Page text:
Yet fully half of the scenes in “The Mandalorian” were shot within Stagecraft, and my guess is no one had any idea. Interior, exterior, alien worlds or spaceship cockpits, all used this giant volume for one purpose or another.

[gallery ids="1949115,1949123,1949122,1949124"]

There are innumerable technological advances that have contributed to this; “The Mandalorian” could not have been made as it was five years ago. The walls weren’t ready; the rendering tech wasn’t ready; the tracking wasn’t ready — nothing was ready. But it’s ready now.

It must be mentioned that Jon Favreau has been a driving force behind this filmmaking method for years now; films like the remake of “The Lion King” were in some ways tech tryouts for “The Mandalorian.” Combined with advances made by James Cameron in virtual filmmaking, and, of course, the indefatigable Andy Serkis’s work in motion capture, this kind of production is only just now becoming realistic due to a confluence of circumstances.

Not just for SFX

Of course Stagecraft is probably also the most expensive and complex production environments ever used. But what it adds in technological overhead (and there’s a lot) it more than pays back in all kinds of benefits.

For one thing, it nearly eliminates on-location shooting, which is phenomenally expensive and time-consuming. Instead of going to Tunisia to get those wide-open desert shots, you can build a sandy set and put a photorealistic desert behind the actors. You can even combine these ideas for the best of both worlds: Send a team to scout locations in Tunisia and capture them in high-definition 3D to be used as a virtual background.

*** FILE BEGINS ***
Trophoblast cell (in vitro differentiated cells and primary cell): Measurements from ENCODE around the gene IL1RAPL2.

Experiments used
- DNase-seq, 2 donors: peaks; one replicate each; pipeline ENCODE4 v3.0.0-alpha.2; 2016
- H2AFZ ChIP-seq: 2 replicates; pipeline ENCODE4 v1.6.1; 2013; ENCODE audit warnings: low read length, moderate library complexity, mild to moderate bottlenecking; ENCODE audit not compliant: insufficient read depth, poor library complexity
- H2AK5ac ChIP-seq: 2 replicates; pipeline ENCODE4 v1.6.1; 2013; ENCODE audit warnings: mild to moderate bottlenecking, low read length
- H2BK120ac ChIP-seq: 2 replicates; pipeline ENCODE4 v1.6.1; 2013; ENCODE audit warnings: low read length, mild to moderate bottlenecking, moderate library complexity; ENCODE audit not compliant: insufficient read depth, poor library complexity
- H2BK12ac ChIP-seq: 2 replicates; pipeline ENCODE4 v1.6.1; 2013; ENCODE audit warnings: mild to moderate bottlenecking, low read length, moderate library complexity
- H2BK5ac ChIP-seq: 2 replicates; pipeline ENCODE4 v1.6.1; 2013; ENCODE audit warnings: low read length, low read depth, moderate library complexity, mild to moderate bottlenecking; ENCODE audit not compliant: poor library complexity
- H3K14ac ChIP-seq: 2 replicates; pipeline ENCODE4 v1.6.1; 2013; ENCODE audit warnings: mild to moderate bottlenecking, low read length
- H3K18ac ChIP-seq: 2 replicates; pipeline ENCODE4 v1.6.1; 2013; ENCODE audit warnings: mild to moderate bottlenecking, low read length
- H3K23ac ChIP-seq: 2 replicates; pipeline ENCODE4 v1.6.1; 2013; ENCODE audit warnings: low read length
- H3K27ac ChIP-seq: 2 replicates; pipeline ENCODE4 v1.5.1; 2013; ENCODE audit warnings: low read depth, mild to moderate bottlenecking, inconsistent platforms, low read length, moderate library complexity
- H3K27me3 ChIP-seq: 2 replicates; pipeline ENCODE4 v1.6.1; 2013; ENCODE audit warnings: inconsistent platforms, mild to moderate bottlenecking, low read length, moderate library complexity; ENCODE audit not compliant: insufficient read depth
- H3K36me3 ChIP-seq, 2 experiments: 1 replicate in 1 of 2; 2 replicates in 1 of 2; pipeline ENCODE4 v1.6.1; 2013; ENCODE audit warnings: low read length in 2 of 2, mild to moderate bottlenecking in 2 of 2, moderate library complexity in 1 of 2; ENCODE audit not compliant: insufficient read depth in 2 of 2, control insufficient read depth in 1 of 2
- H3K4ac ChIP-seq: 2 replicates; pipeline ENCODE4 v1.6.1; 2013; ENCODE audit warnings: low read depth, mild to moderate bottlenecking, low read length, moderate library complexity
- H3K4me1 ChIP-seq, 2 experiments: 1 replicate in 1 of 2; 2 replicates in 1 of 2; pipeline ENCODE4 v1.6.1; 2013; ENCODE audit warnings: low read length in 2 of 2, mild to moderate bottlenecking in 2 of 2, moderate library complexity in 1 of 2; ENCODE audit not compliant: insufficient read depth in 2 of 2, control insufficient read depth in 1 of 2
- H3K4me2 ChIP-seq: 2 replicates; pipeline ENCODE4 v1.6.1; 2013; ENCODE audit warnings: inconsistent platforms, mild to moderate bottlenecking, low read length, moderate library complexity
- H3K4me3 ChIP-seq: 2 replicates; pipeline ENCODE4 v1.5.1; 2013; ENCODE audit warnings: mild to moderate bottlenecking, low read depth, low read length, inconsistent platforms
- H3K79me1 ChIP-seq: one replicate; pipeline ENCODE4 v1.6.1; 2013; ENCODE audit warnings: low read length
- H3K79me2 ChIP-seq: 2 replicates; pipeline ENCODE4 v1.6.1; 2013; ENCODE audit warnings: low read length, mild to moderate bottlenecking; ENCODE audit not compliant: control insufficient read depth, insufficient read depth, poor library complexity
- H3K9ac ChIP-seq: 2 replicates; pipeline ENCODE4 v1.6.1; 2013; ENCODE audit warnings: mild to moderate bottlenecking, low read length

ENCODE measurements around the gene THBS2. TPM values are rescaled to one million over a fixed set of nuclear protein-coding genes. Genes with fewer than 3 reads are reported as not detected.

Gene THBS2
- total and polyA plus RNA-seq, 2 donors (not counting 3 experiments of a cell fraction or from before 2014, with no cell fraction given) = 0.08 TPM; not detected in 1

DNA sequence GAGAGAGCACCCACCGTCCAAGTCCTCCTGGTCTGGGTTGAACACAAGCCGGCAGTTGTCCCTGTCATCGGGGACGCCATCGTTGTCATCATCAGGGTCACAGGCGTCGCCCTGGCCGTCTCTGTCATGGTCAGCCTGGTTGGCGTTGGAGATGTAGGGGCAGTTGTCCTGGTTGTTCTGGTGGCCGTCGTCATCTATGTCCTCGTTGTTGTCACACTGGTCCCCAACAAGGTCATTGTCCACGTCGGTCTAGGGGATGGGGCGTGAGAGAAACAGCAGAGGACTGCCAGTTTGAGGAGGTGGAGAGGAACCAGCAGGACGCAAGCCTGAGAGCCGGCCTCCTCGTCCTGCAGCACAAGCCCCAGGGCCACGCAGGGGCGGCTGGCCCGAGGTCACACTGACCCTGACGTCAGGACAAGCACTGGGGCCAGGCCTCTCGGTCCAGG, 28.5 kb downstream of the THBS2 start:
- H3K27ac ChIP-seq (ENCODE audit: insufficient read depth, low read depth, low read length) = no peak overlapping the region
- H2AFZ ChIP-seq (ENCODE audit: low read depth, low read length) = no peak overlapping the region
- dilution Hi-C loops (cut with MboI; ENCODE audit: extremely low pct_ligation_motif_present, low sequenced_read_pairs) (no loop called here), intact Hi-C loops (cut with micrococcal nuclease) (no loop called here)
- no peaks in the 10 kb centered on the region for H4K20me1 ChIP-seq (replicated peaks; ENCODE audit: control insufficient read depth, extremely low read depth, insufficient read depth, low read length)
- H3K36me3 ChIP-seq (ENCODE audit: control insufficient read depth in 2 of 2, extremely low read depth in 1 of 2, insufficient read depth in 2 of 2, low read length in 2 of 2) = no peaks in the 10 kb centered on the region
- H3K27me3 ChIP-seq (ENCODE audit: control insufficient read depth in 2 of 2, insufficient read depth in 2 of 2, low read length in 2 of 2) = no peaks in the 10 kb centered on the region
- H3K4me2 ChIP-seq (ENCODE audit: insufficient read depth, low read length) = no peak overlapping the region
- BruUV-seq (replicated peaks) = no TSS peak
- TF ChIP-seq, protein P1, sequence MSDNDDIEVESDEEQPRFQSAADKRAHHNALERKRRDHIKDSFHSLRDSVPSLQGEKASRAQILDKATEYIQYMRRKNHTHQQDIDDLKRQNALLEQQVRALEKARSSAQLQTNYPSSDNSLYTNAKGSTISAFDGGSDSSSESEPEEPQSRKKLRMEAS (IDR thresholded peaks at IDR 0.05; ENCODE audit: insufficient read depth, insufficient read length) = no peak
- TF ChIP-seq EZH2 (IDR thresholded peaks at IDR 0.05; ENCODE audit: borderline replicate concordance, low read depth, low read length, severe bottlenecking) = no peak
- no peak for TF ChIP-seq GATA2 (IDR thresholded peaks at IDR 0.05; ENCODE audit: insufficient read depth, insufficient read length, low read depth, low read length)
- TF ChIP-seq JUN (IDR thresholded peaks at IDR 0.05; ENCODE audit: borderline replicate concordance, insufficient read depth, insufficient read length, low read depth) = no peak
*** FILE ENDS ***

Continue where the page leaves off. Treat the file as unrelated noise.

This last option produces an amazing secondary benefit: Reshoots are way easier. If you filmed at a bar in Santa Monica and changes to the dialogue mean you have to shoot the scene over again, no need to wrangle permits and painstakingly light the bar again. Instead, the first time you’re there, you carefully capture the whole scene with the exact lighting and props you had there the first time and use that as a virtual background for the reshoots.

The fact that many effects and backgrounds can be rendered ahead of time and shot in-camera rather than composited in later saves a lot of time and money. It also streamlines the creative process, with decisions able to be made on the spot by the filmmakers and actors, since the volume is reactive to their needs, not vice versa.

Lighting is another thing that is vastly simplified, in some ways at least, by something like Stagecraft. The bright LED wall can provide a ton of illumination, and because it actually represents the scene, that illumination is accurate to the needs of that scene. A red-lit interior of a space station, and the usual falling sparks and so on, shows red on the faces and of course the highly reflective helmet of the Mandalorian himself. Yet the team can also tweak it, for instance sticking a bright white line high on the LED wall out of sight of the camera but which creates a pleasing highlight on the helmet.